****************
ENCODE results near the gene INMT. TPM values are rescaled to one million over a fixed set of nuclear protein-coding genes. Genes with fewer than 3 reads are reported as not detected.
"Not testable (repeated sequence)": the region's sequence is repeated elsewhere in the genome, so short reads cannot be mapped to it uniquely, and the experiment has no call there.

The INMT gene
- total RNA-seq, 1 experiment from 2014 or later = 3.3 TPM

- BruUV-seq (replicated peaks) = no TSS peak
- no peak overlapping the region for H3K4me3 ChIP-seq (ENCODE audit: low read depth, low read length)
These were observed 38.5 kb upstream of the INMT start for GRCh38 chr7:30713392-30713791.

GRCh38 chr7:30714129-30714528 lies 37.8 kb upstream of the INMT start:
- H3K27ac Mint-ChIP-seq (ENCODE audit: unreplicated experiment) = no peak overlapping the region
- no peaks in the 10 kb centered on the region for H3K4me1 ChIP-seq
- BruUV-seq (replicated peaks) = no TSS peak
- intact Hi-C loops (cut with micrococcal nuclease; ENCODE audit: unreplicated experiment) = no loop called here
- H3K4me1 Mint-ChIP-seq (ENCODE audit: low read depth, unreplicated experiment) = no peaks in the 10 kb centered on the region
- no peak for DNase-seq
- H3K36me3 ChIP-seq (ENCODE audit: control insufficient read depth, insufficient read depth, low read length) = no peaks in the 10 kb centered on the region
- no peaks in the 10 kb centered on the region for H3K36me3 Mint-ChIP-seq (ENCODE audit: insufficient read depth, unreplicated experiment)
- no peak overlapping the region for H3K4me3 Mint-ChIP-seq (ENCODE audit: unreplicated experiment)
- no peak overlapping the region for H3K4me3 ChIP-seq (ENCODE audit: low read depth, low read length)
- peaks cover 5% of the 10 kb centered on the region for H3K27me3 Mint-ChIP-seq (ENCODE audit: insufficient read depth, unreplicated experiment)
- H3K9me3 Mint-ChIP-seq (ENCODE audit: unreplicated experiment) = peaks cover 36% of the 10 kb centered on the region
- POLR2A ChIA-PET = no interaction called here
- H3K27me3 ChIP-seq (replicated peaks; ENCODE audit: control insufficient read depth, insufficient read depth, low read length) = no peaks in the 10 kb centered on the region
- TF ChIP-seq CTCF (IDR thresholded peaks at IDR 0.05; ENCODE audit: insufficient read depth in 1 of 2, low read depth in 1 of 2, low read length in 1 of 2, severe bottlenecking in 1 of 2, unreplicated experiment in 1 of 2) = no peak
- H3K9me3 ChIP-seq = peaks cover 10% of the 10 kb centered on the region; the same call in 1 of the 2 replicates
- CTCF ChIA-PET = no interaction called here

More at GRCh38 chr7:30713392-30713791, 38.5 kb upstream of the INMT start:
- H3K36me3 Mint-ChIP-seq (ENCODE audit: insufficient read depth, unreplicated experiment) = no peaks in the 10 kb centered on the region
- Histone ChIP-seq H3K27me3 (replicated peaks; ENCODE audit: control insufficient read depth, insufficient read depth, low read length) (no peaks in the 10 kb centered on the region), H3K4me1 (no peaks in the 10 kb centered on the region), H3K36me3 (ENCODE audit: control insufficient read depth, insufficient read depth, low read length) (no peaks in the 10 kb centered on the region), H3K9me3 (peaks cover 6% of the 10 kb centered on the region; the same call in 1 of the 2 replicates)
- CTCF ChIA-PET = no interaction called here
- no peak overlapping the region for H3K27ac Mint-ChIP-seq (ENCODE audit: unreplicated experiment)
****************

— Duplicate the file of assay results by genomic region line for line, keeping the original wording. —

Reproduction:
ENCODE results near the gene INMT. TPM values are rescaled to one million over a fixed set of nuclear protein-coding genes. Genes with fewer than 3 reads are reported as not detected.
"Not testable (repeated sequence)": the region's sequence is repeated elsewhere in the genome, so short reads cannot be mapped to it uniquely, and the experiment has no call there.

The INMT gene
- total RNA-seq, 1 experiment from 2014 or later = 3.3 TPM

- BruUV-seq (replicated peaks) = no TSS peak
- no peak overlapping the region for H3K4me3 ChIP-seq (ENCODE audit: low read depth, low read length)
These were observed 38.5 kb upstream of the INMT start for GRCh38 chr7:30713392-30713791.

GRCh38 chr7:30714129-30714528 lies 37.8 kb upstream of the INMT start:
- H3K27ac Mint-ChIP-seq (ENCODE audit: unreplicated experiment) = no peak overlapping the region
- no peaks in the 10 kb centered on the region for H3K4me1 ChIP-seq
- BruUV-seq (replicated peaks) = no TSS peak
- intact Hi-C loops (cut with micrococcal nuclease; ENCODE audit: unreplicated experiment) = no loop called here
- H3K4me1 Mint-ChIP-seq (ENCODE audit: low read depth, unreplicated experiment) = no peaks in the 10 kb centered on the region
- no peak for DNase-seq
- H3K36me3 ChIP-seq (ENCODE audit: control insufficient read depth, insufficient read depth, low read length) = no peaks in the 10 kb centered on the region
- no peaks in the 10 kb centered on the region for H3K36me3 Mint-ChIP-seq (ENCODE audit: insufficient read depth, unreplicated experiment)
- no peak overlapping the region for H3K4me3 Mint-ChIP-seq (ENCODE audit: unreplicated experiment)
- no peak overlapping the region for H3K4me3 ChIP-seq (ENCODE audit: low read depth, low read length)
- peaks cover 5% of the 10 kb centered on the region for H3K27me3 Mint-ChIP-seq (ENCODE audit: insufficient read depth, unreplicated experiment)
- H3K9me3 Mint-ChIP-seq (ENCODE audit: unreplicated experiment) = peaks cover 36% of the 10 kb centered on the region
- POLR2A ChIA-PET = no interaction called here
- H3K27me3 ChIP-seq (replicated peaks; ENCODE audit: control insufficient read depth, insufficient read depth, low read length) = no peaks in the 10 kb centered on the region
- TF ChIP-seq CTCF (IDR thresholded peaks at IDR 0.05; ENCODE audit: insufficient read depth in 1 of 2, low read depth in 1 of 2, low read length in 1 of 2, severe bottlenecking in 1 of 2, unreplicated experiment in 1 of 2) = no peak
- H3K9me3 ChIP-seq = peaks cover 10% of the 10 kb centered on the region; the same call in 1 of the 2 replicates
- CTCF ChIA-PET = no interaction called here

More at GRCh38 chr7:30713392-30713791, 38.5 kb upstream of the INMT start:
- H3K36me3 Mint-ChIP-seq (ENCODE audit: insufficient read depth, unreplicated experiment) = no peaks in the 10 kb centered on the region
- Histone ChIP-seq H3K27me3 (replicated peaks; ENCODE audit: control insufficient read depth, insufficient read depth, low read length) (no peaks in the 10 kb centered on the region), H3K4me1 (no peaks in the 10 kb centered on the region), H3K36me3 (ENCODE audit: control insufficient read depth, insufficient read depth, low read length) (no peaks in the 10 kb centered on the region), H3K9me3 (peaks cover 6% of the 10 kb centered on the region; the same call in 1 of the 2 replicates)
- CTCF ChIA-PET = no interaction called here
- no peak overlapping the region for H3K27ac Mint-ChIP-seq (ENCODE audit: unreplicated experiment)